isard2003pampas ; sudderth2003nonparametric . PMPNBP is able to avoid this cost through a resampling step.Kernel based methods have been proposed to improve the efficiency of NBP. Song et. al song2011kernel propose a kernel belief propagation method. Messages in this work are represented as functions in a Reproducing Kernel Hilbert space (RKHS) and message updates are linear operations in RKHS. Results presented in this work claim to be more accurate and faster than NBP with Gibbs sampling isard2003pampas ; sudderth2003nonparametric and particle belief propagation ihler2009particle over applications such as image denoising, depth prediction, and angle prediction in protein folding problem. We consider comparisons with kernelbased approximators as a direction for future work. Han et. al han2006efficientnb introduces mode propagation to approximate the slow sampling based products in NBP isard2003pampas ; sudderth2003nonparametric with a few mode propagation and kernel fitting steps. However, their approach is limited to nonoccluded observations. Our proposed algorithm PMPNBP handles occlusions with convergence characteristics comparable to PAMPAS isard2003pampas .
3 Nonparametric Belief Propagation
Let be an undirected graph with nodes and edges . The nodes in are each random variables that have dependencies with each other in the graph through edges . If is a Markov Random Field (MRF), then it has two types of variables and
, denoting the collection of hidden and observed variables, respectively. Each variable is considered to take assignments of continuousvalued vectors. The joint probability of the graph
, considering only second order cliques, is given as(1) 
where is the pairwise potential between nodes and ^{1}^{1}1Note, dimensionality remains the same,
, in the case of estimating 6 degreeoffreedom object pose
, is the unary potential between the hidden node and observed node , and is a normalizing factor. The problem is to infer belief over possible states assigned to the hidden variables such that the joint probability is maximized. This inference is generally performed by passing messages between hidden variables until convergence of their belief distributions over several iterations.A message is denoted as directed from node to node if there is an edge between the nodes in the graph . The message represents the distribution of what node thinks node should take in terms of the hidden variable . Typically, if is in the continuous domain, then is represented as a Gaussian mixture to approximate the real distribution:
(2) 
where , is the number of Gaussian components, is the weight associated with the component, and are the mean and covariance of the component, respectively. We use the terms components, particles and samples interchangeably in this paper. Hence, a message can be expressed as triplets:
(3) 
Assuming the graph has tree or loopy structure, computing these message updates is nontrivial computationally. A message update in a continuous domain at an iteration from a node is given by
(4) 
where is a set of neighbor nodes of . The marginal belief over each hidden node at iteration is given by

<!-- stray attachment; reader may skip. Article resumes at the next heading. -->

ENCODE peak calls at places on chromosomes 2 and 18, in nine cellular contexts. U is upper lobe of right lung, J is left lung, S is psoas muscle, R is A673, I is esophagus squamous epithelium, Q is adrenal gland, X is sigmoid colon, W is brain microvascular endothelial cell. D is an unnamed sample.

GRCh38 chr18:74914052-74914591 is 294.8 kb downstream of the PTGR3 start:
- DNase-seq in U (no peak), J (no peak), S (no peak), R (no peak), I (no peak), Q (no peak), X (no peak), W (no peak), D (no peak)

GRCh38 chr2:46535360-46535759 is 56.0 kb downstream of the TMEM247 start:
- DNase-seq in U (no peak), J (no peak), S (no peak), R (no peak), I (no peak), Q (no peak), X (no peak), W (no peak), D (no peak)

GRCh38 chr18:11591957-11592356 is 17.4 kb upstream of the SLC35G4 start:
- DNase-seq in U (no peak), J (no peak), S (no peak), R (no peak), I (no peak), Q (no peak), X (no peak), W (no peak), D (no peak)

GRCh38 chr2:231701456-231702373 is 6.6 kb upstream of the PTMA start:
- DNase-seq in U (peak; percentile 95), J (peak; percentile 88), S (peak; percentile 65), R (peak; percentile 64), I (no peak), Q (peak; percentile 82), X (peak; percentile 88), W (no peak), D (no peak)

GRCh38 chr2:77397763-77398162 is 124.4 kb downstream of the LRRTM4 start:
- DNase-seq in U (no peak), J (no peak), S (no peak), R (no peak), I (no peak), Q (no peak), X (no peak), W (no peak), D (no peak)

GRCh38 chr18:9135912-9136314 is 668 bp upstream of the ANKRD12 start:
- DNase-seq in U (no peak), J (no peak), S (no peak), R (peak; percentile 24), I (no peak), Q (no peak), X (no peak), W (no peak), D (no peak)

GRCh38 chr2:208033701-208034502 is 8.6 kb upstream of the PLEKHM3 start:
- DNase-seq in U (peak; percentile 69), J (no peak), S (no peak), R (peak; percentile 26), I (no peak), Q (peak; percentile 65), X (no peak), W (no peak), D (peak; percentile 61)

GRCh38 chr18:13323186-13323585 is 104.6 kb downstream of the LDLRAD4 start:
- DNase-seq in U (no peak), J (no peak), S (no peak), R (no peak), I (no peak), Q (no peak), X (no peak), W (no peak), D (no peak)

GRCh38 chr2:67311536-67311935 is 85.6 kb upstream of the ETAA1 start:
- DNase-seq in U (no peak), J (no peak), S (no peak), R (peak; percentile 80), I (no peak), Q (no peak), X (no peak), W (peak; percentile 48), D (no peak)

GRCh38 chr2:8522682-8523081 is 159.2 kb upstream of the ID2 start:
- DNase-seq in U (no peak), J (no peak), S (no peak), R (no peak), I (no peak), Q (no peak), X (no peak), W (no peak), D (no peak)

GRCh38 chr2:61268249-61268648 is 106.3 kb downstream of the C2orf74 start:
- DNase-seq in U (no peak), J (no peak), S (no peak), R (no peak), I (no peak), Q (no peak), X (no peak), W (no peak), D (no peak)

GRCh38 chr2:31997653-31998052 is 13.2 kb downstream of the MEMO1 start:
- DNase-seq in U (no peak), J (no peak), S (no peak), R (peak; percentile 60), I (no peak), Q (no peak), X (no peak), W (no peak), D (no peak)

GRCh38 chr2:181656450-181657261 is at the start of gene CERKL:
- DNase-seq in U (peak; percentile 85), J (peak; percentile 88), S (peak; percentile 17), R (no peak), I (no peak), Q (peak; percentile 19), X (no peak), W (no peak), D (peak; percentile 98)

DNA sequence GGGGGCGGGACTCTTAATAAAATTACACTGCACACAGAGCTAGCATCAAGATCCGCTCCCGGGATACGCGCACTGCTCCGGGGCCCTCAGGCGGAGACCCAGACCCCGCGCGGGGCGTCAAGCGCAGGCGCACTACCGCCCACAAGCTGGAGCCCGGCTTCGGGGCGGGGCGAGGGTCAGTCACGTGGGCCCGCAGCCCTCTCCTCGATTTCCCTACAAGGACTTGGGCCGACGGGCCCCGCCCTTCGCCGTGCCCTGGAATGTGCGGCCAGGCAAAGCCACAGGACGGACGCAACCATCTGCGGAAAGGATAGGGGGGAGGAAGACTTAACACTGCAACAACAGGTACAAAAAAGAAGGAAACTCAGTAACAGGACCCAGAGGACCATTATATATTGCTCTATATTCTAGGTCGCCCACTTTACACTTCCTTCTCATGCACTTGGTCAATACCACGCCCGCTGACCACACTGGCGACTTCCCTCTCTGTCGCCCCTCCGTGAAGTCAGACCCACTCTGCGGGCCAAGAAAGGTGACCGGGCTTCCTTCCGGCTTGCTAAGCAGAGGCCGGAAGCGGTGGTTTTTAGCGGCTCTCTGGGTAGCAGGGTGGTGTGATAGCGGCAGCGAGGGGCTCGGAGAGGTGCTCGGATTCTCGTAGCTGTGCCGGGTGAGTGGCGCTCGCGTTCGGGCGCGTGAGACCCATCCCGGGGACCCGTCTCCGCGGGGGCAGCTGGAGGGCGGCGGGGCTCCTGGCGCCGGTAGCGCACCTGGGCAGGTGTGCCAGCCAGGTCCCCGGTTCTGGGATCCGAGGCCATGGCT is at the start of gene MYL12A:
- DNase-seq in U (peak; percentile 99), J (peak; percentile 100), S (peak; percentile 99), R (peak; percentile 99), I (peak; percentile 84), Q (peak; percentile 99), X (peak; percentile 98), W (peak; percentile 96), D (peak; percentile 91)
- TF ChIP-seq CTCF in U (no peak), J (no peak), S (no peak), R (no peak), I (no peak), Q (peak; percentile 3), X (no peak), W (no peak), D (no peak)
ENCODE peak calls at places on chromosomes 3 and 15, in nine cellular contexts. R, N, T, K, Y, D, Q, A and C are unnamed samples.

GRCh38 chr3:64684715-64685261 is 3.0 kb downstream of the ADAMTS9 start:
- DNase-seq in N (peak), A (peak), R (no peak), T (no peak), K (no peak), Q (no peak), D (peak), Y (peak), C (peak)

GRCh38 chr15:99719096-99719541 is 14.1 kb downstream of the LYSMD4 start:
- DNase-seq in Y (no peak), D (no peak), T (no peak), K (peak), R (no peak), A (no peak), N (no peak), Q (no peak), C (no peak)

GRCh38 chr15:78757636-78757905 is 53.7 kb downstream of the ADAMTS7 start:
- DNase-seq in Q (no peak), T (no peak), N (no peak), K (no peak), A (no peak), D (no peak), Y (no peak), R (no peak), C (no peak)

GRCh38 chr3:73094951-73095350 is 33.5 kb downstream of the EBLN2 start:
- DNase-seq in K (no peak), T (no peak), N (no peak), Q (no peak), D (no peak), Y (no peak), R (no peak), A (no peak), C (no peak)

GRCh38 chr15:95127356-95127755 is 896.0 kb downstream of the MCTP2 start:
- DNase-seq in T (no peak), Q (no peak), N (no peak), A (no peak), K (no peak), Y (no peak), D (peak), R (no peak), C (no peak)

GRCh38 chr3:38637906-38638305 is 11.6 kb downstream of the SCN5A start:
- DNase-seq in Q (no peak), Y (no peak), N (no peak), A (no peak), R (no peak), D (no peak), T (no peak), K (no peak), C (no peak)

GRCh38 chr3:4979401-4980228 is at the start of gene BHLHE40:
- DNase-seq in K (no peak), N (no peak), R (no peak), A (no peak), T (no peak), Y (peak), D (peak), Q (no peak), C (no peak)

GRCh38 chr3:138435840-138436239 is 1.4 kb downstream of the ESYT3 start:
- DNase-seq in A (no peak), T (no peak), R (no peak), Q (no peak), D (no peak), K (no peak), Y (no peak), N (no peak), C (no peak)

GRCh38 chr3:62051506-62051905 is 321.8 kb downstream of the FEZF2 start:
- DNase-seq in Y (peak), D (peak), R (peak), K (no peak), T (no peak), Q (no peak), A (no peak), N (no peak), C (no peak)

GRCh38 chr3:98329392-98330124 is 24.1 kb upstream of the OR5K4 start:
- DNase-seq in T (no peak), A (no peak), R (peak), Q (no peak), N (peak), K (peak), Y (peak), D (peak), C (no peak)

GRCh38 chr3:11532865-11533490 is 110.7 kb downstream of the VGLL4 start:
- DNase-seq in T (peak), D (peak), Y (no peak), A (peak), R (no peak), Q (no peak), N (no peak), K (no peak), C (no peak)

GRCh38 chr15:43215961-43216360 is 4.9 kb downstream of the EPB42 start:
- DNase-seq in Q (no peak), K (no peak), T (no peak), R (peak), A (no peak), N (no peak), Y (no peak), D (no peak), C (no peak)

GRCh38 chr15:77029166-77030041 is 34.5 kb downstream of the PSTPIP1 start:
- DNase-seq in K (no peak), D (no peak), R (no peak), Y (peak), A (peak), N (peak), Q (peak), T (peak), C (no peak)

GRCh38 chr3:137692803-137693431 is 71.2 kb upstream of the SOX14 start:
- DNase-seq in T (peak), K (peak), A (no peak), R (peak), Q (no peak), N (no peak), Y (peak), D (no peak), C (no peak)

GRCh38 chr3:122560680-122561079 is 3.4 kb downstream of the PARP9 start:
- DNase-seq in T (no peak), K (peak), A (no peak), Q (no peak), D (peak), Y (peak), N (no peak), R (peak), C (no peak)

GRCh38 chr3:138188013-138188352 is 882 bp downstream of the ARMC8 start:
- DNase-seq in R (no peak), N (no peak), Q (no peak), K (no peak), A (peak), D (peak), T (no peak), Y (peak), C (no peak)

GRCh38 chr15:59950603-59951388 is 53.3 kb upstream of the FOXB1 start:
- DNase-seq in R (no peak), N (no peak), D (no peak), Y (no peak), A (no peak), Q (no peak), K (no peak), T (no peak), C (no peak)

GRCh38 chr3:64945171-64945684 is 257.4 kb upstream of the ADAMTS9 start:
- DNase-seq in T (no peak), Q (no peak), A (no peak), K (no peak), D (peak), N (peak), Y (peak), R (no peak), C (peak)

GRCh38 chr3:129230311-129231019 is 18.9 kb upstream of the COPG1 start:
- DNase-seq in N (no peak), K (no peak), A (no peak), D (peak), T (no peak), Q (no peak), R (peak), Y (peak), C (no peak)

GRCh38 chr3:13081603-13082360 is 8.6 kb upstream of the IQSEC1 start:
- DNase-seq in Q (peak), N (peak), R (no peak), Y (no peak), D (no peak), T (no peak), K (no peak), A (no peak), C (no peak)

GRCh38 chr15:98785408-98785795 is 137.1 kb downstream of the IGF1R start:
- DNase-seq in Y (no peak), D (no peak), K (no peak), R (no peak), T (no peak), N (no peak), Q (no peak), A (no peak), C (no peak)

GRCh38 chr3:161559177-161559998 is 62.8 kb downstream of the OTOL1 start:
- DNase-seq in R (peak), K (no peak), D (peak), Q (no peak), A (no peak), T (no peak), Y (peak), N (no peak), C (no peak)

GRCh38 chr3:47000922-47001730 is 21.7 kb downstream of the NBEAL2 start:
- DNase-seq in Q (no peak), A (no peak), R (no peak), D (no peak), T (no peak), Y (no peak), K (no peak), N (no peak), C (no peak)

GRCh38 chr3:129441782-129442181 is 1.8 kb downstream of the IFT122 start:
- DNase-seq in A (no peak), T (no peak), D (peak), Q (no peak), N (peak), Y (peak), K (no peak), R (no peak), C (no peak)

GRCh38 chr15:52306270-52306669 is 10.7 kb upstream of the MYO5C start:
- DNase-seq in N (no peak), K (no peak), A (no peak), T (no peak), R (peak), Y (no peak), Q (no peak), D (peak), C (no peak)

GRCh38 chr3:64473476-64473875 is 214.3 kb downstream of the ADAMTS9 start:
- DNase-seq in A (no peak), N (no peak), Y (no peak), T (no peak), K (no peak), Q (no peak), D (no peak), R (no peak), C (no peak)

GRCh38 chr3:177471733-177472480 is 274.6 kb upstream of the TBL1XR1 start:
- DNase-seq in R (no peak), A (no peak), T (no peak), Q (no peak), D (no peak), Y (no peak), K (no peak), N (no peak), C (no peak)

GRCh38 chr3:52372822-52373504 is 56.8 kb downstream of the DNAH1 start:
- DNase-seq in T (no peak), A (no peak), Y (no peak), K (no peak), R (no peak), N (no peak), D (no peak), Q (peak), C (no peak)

(5)  
where is the number of components used to represent the belief. NBP sudderth2003nonparametric provides a Gibbs sampling approach to compute an approximation of the product . Assuming that is pointwise computable, a “premessage” ihler2009particle is defined as
(6) 
which can be computed in the Gibbs sampling procedure. This reduces Equation 4 to
(7) 
The pairwise term can be approximated as the marginal influence function to make the right side of Equation 7 independent of . The marginal influence function provides the influence of for sampling . However, this function can be ignored if the pairwise potential function is based on the distance between the variables. This assumption makes Equation 7 avoid the step of integration and sample from the “premessage” followed by a pairwise sampling where is acting as to get a sample . To represent message , the samples are considered as .
are computed using Kernel Density Estimation methods. PAMPAS
isard2003pampas has a slightly different notation and methods to compute the samples.The Gibbs sampling procedure in itself is an iterative procedure and hence makes the computation of the "premessage" (as the Foundation function described for PAMPAS) expensive as increases. In the next section, we provide our proposed message representation followed by the algorithm to compute at iteration .
4 Nonparametric Belief Propagation using Pull Message Passing
Given the overview of Nonparametric Belief Propagation above in Section 3, we now describe our “pull” message passing algorithm. We represent message as a set of pairs instead of triplets in Equation 3 which is
(8) 
Similarly, the marginal belief is summarized as a sample set
(9) 
where is the number of samples representing the marginal belief. We assume that there is a marginal belief over as from the previous iteration. To compute the , at iteration , we initially sample from the belief . Pass these samples over to the neighboring nodes and compute the weights . This step is described in 3. The computation of is described in 3. The key difference between the “push” approach of the earlier methods (NBP and PAMPAS) sudderth2003nonparametric ; isard2003pampas and our “pull” approach is the message generation. In the “push” approach, the incoming messages to determines the outgoing message . Whereas, in the “pull” approach, samples representing are drawn from its belief from previous iteration and weighted by the incoming messages to . This weighting strategy is computationally efficient. Additionally, the product of incoming messages to compute is approximated by a resampling step as described in 3.
5 Experimental Setup